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Woodchip export licences renewed for 1993



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LOMOEALTH PAR LI AMENTArih^lY UERARYJDPIE 93/1GR7Y^1 WOODCHIP EXPORT LICENCES RENEWED FOR 1993

The Minister for Resources, Alan Griffiths, announced today that he had renewed the export licences for all major hardwood and softwood woodchip exporters for 1993. There are currently nine major hardwood woodchip exporters and three softwood woodchip exporters operating in Australia.

Mr Griffiths said that his decisions followed detailed assessments to ensure that the proposed operations were consistent with ecologically sustainable forest management together with consideration of economic and employment consequences. He also said that he had consulted with all relevant Commonwealth and State agencies and fully considered advice from the Australian Heritage Commission in relation to logging in National Estate areas, as

required under the Australian Heritage Commission Act 1975.

The Minister stated that he had included specific conditions in a number of licences based on advice from the Australian Heritage Commission (AHC). "For instance, conditions were maintained in the Harris-Daishowa woodchip export licence requiring the company to liaise with relevant State agencies to ensure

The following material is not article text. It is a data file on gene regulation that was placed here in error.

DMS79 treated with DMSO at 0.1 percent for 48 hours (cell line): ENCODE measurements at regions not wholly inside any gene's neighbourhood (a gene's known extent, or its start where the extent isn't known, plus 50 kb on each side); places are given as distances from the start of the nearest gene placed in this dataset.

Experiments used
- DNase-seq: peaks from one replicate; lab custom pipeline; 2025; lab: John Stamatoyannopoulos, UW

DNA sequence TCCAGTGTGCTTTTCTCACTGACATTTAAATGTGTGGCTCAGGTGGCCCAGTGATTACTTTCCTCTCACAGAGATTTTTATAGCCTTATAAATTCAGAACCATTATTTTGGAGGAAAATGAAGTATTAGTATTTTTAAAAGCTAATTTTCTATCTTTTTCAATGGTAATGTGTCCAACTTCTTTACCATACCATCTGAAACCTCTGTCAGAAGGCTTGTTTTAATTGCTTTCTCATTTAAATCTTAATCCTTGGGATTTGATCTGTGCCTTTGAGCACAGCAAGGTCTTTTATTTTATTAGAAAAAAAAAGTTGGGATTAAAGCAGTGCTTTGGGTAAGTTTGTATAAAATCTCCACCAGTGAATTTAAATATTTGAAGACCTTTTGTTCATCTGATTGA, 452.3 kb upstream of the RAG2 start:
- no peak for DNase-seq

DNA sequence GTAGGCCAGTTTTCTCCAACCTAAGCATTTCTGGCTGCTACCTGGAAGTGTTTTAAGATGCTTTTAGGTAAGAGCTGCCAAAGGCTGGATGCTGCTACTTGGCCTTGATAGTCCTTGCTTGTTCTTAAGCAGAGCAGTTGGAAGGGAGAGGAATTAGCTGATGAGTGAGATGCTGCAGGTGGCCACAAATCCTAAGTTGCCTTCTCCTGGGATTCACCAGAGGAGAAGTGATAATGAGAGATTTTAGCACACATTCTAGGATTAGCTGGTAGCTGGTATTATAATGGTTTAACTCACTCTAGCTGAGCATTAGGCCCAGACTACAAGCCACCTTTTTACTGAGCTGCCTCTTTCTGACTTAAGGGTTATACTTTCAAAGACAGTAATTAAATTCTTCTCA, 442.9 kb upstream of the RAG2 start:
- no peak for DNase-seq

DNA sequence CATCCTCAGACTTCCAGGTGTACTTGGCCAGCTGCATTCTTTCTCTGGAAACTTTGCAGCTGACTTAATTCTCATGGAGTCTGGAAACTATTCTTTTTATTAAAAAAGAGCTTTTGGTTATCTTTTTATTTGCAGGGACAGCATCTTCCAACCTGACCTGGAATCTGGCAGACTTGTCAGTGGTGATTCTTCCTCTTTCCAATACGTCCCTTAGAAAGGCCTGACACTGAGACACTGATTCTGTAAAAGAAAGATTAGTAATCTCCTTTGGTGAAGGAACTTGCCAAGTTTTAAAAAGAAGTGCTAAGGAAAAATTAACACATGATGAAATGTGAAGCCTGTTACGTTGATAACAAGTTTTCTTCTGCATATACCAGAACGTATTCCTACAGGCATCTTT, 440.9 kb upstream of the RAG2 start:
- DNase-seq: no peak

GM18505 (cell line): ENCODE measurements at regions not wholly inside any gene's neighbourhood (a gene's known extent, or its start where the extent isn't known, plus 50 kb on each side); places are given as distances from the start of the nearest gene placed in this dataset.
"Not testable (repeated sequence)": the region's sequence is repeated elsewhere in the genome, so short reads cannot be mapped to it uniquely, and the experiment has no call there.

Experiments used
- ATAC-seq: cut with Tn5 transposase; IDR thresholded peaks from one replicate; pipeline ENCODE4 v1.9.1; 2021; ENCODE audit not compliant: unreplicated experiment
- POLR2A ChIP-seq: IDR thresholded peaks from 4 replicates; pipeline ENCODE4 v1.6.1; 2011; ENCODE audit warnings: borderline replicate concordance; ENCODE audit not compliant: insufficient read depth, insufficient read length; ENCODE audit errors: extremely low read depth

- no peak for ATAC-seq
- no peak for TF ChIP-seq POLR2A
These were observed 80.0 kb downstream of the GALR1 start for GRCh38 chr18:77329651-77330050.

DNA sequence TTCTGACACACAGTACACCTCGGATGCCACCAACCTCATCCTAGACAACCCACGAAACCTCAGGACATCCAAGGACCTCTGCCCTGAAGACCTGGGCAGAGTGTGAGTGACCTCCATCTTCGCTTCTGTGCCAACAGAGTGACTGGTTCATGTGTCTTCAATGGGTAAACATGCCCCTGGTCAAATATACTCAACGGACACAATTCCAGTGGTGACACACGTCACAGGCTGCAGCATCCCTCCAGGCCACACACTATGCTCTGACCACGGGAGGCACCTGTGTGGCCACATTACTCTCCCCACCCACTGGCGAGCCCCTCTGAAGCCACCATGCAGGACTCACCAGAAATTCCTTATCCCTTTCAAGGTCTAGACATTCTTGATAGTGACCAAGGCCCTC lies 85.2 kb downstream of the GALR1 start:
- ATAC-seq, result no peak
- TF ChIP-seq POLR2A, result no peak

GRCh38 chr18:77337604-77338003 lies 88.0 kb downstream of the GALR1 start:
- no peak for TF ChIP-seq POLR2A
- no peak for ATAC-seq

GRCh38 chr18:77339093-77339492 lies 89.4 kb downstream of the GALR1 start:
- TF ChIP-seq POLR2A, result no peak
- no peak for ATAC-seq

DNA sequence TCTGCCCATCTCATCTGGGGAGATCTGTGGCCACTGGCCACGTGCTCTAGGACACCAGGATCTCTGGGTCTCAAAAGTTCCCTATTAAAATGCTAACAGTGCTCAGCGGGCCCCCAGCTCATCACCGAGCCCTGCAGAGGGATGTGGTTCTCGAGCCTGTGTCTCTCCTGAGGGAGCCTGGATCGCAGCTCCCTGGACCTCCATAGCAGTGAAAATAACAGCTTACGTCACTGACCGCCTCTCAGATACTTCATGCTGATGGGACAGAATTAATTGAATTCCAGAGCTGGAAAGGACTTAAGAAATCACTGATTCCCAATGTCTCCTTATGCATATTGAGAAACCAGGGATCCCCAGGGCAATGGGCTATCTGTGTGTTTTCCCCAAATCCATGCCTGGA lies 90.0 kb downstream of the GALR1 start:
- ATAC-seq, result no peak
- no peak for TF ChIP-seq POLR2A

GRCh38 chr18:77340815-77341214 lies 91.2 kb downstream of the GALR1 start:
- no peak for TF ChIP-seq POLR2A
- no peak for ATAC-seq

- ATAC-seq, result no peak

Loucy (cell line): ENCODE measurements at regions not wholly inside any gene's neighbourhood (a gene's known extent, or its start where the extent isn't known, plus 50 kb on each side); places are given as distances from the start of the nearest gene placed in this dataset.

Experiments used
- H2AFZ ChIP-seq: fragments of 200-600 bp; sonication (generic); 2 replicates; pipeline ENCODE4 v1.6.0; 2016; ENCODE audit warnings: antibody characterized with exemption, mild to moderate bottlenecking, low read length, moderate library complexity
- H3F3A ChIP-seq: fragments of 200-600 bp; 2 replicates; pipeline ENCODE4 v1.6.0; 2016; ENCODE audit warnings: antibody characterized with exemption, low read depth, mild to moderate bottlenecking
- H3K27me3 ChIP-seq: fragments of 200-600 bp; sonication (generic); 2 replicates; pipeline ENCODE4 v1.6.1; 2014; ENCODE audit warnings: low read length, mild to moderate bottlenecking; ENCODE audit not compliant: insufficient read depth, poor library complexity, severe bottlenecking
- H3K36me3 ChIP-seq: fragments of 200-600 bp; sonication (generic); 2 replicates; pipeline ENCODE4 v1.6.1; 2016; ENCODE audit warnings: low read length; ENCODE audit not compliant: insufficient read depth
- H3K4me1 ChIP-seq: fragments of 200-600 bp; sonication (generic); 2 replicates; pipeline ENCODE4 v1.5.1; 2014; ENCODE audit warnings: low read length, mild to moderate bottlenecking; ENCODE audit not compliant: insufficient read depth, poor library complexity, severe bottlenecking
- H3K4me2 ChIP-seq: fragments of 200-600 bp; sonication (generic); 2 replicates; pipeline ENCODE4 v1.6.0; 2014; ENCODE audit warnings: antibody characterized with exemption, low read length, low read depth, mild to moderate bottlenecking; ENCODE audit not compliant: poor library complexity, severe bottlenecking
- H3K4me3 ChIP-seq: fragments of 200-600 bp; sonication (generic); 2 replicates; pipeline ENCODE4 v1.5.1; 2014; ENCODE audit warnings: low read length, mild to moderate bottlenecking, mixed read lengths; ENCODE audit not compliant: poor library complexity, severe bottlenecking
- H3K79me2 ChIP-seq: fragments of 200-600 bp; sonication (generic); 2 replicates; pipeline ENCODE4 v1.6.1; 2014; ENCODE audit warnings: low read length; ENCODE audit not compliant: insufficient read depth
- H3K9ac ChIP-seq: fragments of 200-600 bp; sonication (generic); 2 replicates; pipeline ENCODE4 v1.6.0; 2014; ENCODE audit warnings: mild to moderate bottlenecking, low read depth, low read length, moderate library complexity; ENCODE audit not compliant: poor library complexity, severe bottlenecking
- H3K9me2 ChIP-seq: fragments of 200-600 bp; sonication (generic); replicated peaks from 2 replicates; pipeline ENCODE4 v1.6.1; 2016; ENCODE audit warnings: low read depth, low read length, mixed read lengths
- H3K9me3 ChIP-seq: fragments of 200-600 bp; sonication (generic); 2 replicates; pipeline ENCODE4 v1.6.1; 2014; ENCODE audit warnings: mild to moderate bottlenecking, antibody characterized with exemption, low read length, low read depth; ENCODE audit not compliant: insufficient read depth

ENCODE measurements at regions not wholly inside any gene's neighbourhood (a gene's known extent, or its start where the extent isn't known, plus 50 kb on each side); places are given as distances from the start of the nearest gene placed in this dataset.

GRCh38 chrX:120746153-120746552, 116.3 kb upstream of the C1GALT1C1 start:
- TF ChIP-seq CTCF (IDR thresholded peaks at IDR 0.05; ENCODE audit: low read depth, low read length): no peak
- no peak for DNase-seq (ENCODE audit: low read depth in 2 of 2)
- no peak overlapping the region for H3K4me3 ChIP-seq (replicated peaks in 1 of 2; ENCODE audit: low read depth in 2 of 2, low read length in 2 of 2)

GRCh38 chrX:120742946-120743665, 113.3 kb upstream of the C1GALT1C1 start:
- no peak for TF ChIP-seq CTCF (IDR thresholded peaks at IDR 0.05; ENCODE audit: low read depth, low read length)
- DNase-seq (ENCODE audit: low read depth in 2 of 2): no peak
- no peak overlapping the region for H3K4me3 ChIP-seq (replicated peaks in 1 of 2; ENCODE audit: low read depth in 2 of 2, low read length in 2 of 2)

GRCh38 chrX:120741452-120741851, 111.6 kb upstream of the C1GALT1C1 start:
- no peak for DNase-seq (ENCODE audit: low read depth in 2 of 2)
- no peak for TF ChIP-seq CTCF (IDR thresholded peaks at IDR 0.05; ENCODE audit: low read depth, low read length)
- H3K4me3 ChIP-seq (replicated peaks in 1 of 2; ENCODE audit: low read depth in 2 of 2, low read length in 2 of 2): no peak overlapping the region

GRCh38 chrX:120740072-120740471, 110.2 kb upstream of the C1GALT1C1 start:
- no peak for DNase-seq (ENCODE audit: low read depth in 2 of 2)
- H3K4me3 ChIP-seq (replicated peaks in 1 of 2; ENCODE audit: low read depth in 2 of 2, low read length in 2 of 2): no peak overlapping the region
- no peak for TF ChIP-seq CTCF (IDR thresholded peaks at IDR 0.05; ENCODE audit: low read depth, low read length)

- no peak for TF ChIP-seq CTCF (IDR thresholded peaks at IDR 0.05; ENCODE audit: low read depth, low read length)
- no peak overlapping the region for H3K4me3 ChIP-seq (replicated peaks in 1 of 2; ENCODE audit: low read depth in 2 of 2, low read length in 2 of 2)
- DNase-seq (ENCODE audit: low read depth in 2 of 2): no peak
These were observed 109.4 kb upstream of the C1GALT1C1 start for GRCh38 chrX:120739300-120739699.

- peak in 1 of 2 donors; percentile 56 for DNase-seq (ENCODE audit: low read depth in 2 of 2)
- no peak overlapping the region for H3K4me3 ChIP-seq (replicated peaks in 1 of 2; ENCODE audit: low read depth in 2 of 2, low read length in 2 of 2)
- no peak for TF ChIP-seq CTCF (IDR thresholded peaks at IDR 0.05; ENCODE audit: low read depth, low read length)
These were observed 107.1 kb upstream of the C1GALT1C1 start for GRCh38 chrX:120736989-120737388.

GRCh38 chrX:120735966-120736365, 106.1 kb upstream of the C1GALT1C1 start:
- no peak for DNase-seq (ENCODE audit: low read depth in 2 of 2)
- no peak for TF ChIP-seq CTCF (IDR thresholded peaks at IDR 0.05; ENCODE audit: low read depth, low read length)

protection of archaeological sites and protection of the long-footed potoroo", the Minister said.

"In considering the licence renewals, I have paid particular attention to the

protection of endangered or threatened species. All licences now include a condition requiring the exporter to ensure that operations do not threaten , with extinction or impede the recovery of any such species."

Mr Griffiths said he well understood that some environmental groups wished to see export controls used to close down the woodchip export industry. In this regard, he noted that the Resource Assessment Commission's (RAC) Forest and Timber Inquiry had examined this issue in detail and did not support this view. The RAC concluded if the main concern of these groups is that logging practices

associated with the production of woodchips from native forests are unacceptable, it would be more effective to control these practices.

Mr Griffiths added, "The woodchip industry generates export revenue for Australia of around $400 million per annum and provides valuable jobs for thousands of decent, hard working Australians, particularly in regions where there are often limited alternative employment prospects."

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Parliament House Phone: (06) 277 7480

Canberra ACT 2600 Fax: (06) 273 4154

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Mr Griffiths also quoted the RAC Inquiry as saying that to discontinue woodchip exports for any other reason than a decline in international competitiveness, would seriously disrupt industry, and impose severe economic losses on forest based industries and local communities through drastic job losses.

Mr Griffiths said that only woodchips which are surplus to the requirements of domestic processing industries are exported, but he made it clear that it was the Government's strong desire to see further processing of our forest resources in Australia where this was both feasible and appropriate.

"In this regard, I intend to give further consideration as to whether individual companies will be required to prepare feasibility studies for further domestic processing during 1993, as is provided for in the conditions attached to all major hardwood woodchip export licences," the Minister concluded.